The Westlakes: The dynamic duo that you should know about
by Nat Nguyen
No, they're not some famous band that you think you have probably heard of (although one of them is the sister of Art Juice who everyone knows, unless you've been living under a rock) and it's definitely not some obscure and underrated sitcom. They're just an ordinary married couple from Sidney. Why is it then, you might ask, that this piece is wholly dedicated to the "Westlakes" and why should you even care?
Let me take you back 20 years ago.
Back in 2018, there were several former complaints of sexual misconduct and assault against James Hadley, former Olympic silver-medalist and then Head swimming coach of Rosemeade Grammar, an "elite" all-girls academy. The complaints came from, you guessed it, the young women from that very school. His misconduct ranged from highly inappropriate remarks directed at his students, entering girls' changing rooms without warning, physical contact, the tell-tale signs of grooming behavior, and more (I'd gladly go into specifics, but you get the picture).
The worst thing about this whole ordeal was that, considering how Hadley was a renowned athlete and his presence adds considerable market appeal for the school, Rosemeade's Board turned a blind eye on the man's disgusting behavior. So, seeing as there is no point in reporting to the school's higher ups, the students have resigned to this situation and endured Hadley's actions as best as they could.
That is, until Amelia Westlake came along.
One fortunate day, a cartoon in the school's paper circulated around Rosemeade's halls. It was a witty and scathing criticism of Hadley's misogynistic and predatorial behavior, and it sparked intrigue and controversy. Mostly, it finally voiced what the students have known for a very long time. For the first time, someone exposed Hadley for the scum that he is. It was submitted to the school's paper by an Amelia Westlake, and Westlake swiftly became notorious. After a series of cartoons targeting other issues, it was then revealed that Amelia Westlake was merely a pseudonym. She was, in fact, a hoax. Although that did not stop her streak.
Armored by anonymity, Amelia Westlake staged a series of pranks, and all to expose Rosemeade's corrupted ways, leaving her mark through a sly placement of her initials. One notable example is when one of her pranks lead (or forced) the school to donate the computer sets they had just replaced with new ones instead of throwing them away. Stunts like this caused the desired effect, facing Rosemeade's bigotry rather than to cower in blind obedience. Amelia Westlake became a sensation.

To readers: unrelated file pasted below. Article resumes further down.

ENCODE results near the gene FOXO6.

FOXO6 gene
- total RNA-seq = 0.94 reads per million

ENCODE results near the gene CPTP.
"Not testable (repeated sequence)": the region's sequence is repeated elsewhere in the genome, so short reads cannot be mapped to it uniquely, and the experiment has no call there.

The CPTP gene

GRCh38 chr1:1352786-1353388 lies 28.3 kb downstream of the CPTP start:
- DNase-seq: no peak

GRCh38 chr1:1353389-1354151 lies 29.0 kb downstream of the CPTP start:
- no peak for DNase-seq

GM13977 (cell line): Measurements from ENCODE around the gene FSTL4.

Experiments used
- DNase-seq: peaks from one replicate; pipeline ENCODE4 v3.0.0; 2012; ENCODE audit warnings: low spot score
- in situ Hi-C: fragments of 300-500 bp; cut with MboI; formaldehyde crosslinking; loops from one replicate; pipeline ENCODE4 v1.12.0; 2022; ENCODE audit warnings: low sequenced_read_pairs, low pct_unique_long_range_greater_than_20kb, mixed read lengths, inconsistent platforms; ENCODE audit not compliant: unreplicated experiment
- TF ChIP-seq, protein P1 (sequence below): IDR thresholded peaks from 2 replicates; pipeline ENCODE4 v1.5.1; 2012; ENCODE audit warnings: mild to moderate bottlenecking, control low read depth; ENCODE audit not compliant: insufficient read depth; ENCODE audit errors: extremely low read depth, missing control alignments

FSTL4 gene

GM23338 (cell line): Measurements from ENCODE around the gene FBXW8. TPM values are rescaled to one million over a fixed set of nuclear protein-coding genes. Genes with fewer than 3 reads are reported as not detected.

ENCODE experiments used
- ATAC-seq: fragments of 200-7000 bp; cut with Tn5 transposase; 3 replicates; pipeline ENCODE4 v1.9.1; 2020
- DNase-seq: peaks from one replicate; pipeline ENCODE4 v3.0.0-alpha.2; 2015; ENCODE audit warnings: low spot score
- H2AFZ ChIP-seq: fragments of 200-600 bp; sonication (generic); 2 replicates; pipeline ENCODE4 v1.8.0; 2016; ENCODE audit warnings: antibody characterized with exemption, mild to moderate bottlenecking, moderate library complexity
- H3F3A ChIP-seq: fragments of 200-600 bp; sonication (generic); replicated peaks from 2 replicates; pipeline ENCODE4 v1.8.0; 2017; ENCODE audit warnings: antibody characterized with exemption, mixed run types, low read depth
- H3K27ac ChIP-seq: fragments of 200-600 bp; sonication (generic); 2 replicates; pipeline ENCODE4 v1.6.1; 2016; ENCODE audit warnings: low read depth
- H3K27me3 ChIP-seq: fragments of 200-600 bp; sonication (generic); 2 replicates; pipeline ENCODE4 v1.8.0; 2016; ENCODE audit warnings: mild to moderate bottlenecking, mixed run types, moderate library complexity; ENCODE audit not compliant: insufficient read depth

But of course, like most hoaxes, it was bound to be uncovered.
The masterminds behind Amelia Westlake were none other than Wilhemina "Will" Everhart, a young student known for her rebellious streak and self-righteous tendencies. And Harriet Price, a prefect, a Tawney athlete, and the last person you'd accuse of breaking school rules.
Everhart, because of her track record, was expelled. Price on the other hand, being a valuable asset to the school as a top student and athlete, wasn't easily dismissed. But Price was an admirably principled individual and left the school herself.
Unshackled by Rosemeade's repressive system and emboldened by their little successes, the two went on to do other projects like all promising activists would, often collaborating in the process. One of the big names they've worked with is tennis star Liz Newcomb, who had once made a splash by turning down all offers from major sponsors because of the harm they inflict on the environment (read more on this here). Everhart and Hariet went on to their separate career paths as well. Will Everhart focused on her art and Harriet Price chose to study Law.
By now you're probably scratching your heads and thinking, "Will Everhart? I think I heard that name before." It's probably because you have. Will is one of the country's most impactful contemporary artists and most active social activists of today. She exposes truth through her art, all in a very compelling fashion. Still not ringing a bell? Look her up and you'll find images of her works, which are always heavily featured in protests and all those unoriginal yet nonetheless important adverts about current social issues.